internet marketingFor a start-up business, depending on your market, using the internet might be one of the best and cheapest sources of marketing. A well designed, visually impressive and easy to navigate website, jam packed with information speaks volumes about a company to potential clients. Clever use of search engine optimisation will get your website more traffic and more custom. There are two main ways to do this; organic and paid for. You can use Google advertising and pay to make sure that you have a link on the first page when people search for certain terms.  Organic searches mean that by using other techniques you can get your website higher in google search rating with a few tricks. Simple things like getting your company name on other websites, putting links to your website out there on the world wide web can mean more traffic. Create a Facebook page, write a blog, buy the right domain name(s), get your URL on other websites like the yellow pages. The internet is a wealth of opportunity, find a niche and you can get the edge. A good example here is car parts companies who offer sponsorship to car owners clubs, thus getting advertising on their websites, offering help and discounts to members – people who will be potential (and loyal) customers. These are all simple ways you can get more exposure on search engines. The only problem is it’s time consuming. “Pay Per Click” advertising is the other alternative. Paying a search engine (commonly google) for every time someone clicks on your advert. They then manage the exposure and advertising for you.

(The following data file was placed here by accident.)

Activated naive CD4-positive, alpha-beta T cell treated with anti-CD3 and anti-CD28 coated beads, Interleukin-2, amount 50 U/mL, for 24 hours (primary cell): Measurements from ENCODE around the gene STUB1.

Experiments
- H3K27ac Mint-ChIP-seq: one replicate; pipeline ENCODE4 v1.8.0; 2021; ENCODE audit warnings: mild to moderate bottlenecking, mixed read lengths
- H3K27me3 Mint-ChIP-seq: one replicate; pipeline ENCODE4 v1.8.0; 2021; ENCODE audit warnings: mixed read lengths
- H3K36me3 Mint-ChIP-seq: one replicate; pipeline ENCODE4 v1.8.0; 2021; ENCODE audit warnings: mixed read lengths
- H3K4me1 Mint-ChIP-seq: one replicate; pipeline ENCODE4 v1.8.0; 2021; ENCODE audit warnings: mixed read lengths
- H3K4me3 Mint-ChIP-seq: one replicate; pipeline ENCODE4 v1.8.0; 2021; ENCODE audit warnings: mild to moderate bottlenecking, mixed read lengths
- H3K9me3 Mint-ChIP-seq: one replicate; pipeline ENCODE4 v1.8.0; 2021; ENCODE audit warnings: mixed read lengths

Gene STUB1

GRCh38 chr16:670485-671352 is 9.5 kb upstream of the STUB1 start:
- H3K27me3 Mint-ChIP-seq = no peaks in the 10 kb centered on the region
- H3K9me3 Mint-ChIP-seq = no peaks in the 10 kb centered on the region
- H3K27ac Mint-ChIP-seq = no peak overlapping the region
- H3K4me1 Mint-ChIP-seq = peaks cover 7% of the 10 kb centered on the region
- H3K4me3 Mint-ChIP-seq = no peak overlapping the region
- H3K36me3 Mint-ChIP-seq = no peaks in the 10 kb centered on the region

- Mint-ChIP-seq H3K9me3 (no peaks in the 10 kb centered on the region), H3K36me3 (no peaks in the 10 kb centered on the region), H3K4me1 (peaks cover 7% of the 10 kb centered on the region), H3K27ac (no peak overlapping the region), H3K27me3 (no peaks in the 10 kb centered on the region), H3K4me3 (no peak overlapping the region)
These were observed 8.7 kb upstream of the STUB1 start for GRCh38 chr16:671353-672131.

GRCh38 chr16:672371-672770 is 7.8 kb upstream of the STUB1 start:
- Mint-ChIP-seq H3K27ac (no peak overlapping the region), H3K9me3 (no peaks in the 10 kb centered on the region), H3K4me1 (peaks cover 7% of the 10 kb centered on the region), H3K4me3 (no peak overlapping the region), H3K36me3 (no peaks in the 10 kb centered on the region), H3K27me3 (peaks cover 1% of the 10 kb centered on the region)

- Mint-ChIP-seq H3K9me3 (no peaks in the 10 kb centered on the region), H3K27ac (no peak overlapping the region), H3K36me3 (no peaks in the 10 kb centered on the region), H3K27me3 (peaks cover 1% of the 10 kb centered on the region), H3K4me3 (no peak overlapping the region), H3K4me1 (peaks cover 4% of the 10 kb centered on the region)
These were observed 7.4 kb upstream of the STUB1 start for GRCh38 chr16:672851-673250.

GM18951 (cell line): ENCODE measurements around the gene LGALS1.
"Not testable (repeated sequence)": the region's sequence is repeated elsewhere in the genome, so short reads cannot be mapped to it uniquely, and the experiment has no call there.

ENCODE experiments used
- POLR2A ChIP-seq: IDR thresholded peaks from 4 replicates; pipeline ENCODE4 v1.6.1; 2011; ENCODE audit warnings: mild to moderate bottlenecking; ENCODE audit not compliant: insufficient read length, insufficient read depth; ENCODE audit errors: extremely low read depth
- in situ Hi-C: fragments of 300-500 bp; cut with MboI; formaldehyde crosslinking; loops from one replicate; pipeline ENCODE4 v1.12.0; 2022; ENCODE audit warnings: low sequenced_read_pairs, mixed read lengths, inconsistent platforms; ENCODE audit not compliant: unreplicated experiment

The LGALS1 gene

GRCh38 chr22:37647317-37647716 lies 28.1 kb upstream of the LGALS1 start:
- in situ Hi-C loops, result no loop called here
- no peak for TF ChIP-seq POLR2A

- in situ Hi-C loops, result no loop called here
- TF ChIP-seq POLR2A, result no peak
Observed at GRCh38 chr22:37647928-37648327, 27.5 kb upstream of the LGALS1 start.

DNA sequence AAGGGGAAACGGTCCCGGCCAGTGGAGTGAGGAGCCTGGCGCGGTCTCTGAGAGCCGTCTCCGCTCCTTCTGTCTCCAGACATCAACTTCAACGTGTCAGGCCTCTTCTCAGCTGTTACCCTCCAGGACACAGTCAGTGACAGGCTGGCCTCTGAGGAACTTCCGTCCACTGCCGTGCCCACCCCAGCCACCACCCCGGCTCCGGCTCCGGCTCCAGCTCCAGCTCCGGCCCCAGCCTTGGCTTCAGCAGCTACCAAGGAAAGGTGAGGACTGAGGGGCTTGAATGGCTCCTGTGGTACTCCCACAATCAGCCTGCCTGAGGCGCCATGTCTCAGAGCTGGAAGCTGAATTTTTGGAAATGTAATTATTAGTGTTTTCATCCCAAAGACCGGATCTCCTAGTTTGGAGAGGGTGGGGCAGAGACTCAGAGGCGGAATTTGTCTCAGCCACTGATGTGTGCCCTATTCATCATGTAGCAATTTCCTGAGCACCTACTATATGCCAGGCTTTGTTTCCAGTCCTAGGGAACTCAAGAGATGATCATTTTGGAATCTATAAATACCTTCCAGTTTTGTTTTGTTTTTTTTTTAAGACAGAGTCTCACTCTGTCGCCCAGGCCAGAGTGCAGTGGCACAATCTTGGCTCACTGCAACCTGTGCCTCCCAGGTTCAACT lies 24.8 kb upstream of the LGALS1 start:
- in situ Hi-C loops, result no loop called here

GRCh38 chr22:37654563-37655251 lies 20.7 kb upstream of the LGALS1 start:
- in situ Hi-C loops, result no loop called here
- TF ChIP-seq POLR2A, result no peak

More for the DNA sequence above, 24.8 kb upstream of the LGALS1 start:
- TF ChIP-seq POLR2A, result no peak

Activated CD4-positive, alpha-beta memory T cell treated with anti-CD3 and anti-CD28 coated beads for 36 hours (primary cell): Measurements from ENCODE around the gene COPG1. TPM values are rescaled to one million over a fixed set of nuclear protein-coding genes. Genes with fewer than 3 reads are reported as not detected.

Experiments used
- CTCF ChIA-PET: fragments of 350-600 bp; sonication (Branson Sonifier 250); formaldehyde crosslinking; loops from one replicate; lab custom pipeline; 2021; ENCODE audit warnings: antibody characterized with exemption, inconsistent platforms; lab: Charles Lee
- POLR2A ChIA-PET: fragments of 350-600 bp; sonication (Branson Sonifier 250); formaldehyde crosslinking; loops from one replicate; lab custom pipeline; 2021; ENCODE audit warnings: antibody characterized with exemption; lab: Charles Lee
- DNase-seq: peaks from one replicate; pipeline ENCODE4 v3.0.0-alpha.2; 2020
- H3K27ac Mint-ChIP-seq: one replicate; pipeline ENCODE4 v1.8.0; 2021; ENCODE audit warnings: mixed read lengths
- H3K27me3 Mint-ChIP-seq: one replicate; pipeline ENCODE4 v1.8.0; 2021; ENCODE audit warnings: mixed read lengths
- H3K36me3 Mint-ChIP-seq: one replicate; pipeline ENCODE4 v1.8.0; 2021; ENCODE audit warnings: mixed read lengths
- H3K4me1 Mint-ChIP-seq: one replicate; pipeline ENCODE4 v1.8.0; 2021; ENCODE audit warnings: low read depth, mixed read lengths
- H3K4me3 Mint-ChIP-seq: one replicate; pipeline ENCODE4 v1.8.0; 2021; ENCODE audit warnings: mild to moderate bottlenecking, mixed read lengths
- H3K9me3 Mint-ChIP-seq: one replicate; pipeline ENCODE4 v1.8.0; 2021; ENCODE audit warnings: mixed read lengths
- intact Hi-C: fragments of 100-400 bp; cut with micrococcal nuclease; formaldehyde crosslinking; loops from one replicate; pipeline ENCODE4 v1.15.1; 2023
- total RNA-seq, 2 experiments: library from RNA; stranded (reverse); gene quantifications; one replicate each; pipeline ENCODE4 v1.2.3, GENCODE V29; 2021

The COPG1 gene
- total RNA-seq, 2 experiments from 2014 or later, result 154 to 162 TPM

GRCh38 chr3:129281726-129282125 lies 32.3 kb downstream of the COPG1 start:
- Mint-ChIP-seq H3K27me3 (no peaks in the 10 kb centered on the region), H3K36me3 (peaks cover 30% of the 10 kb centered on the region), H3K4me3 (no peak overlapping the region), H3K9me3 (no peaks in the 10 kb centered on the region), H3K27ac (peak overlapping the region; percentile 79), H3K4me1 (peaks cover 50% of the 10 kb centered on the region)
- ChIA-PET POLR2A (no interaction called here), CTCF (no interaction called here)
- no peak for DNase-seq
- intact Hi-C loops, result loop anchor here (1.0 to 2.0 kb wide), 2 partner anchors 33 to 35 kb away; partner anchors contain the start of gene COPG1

TelemarketingThis is one of the most common types of marketing. Inbound and outbound telemarketing; give customers a number to ring for a service you provide or hire sales people to ring potential customers and sell them your product or service. Telemarketing has negative connotations. The majority of people dislike marketing calls and the companies that make them. However, your company might well involve selling products/services to other companies, who will be more accepting of telemarketing as they are likely to do it themselves and appreciate the need. The keys to success in this area are simply making sure you have the right market/person, being polite and making the potential customer feel important and relevant. Get to the point, listen to what the customer wants and relate your product/service to those needs. Remember that telemarketing is all about volume, more calls means more (potential) sales.